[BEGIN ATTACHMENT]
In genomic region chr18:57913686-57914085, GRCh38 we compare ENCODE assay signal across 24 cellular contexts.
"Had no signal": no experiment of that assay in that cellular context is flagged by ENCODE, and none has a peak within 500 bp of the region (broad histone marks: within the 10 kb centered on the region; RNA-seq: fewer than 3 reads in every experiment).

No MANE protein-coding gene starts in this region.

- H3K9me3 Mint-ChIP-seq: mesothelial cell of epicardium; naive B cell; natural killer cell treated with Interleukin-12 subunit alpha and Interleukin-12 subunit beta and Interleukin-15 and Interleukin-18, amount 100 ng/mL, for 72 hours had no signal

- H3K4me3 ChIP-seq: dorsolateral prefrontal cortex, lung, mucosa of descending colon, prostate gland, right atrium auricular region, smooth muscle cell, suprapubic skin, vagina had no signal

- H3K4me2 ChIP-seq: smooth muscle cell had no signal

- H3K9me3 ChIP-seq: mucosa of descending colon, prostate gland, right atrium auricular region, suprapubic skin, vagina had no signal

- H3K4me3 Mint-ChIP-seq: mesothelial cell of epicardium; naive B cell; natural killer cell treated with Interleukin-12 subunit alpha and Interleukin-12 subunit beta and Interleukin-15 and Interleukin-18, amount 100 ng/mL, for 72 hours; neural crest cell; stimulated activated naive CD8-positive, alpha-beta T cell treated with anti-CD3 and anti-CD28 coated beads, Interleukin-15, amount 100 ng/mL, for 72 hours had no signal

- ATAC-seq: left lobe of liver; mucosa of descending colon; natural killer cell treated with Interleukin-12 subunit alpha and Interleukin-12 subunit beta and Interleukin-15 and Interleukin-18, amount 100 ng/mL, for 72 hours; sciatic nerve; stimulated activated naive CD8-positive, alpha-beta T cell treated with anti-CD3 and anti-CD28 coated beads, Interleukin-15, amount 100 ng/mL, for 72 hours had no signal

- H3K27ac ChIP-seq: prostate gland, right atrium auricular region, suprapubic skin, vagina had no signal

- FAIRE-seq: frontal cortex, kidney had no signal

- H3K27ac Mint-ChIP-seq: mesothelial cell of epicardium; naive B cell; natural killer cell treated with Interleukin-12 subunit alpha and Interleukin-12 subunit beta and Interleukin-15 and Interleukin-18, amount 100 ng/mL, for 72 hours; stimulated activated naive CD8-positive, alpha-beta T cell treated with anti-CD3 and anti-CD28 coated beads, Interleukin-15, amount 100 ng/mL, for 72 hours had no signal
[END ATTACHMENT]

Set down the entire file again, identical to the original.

In genomic region chr18:57913686-57914085, GRCh38 we compare ENCODE assay signal across 24 cellular contexts.
"Had no signal": no experiment of that assay in that cellular context is flagged by ENCODE, and none has a peak within 500 bp of the region (broad histone marks: within the 10 kb centered on the region; RNA-seq: fewer than 3 reads in every experiment).

No MANE protein-coding gene starts in this region.

- H3K9me3 Mint-ChIP-seq: mesothelial cell of epicardium; naive B cell; natural killer cell treated with Interleukin-12 subunit alpha and Interleukin-12 subunit beta and Interleukin-15 and Interleukin-18, amount 100 ng/mL, for 72 hours had no signal

- H3K4me3 ChIP-seq: dorsolateral prefrontal cortex, lung, mucosa of descending colon, prostate gland, right atrium auricular region, smooth muscle cell, suprapubic skin, vagina had no signal

- H3K4me2 ChIP-seq: smooth muscle cell had no signal

- H3K9me3 ChIP-seq: mucosa of descending colon, prostate gland, right atrium auricular region, suprapubic skin, vagina had no signal

- H3K4me3 Mint-ChIP-seq: mesothelial cell of epicardium; naive B cell; natural killer cell treated with Interleukin-12 subunit alpha and Interleukin-12 subunit beta and Interleukin-15 and Interleukin-18, amount 100 ng/mL, for 72 hours; neural crest cell; stimulated activated naive CD8-positive, alpha-beta T cell treated with anti-CD3 and anti-CD28 coated beads, Interleukin-15, amount 100 ng/mL, for 72 hours had no signal

- ATAC-seq: left lobe of liver; mucosa of descending colon; natural killer cell treated with Interleukin-12 subunit alpha and Interleukin-12 subunit beta and Interleukin-15 and Interleukin-18, amount 100 ng/mL, for 72 hours; sciatic nerve; stimulated activated naive CD8-positive, alpha-beta T cell treated with anti-CD3 and anti-CD28 coated beads, Interleukin-15, amount 100 ng/mL, for 72 hours had no signal

- H3K27ac ChIP-seq: prostate gland, right atrium auricular region, suprapubic skin, vagina had no signal

- FAIRE-seq: frontal cortex, kidney had no signal

- H3K27ac Mint-ChIP-seq: mesothelial cell of epicardium; naive B cell; natural killer cell treated with Interleukin-12 subunit alpha and Interleukin-12 subunit beta and Interleukin-15 and Interleukin-18, amount 100 ng/mL, for 72 hours; stimulated activated naive CD8-positive, alpha-beta T cell treated with anti-CD3 and anti-CD28 coated beads, Interleukin-15, amount 100 ng/mL, for 72 hours had no signal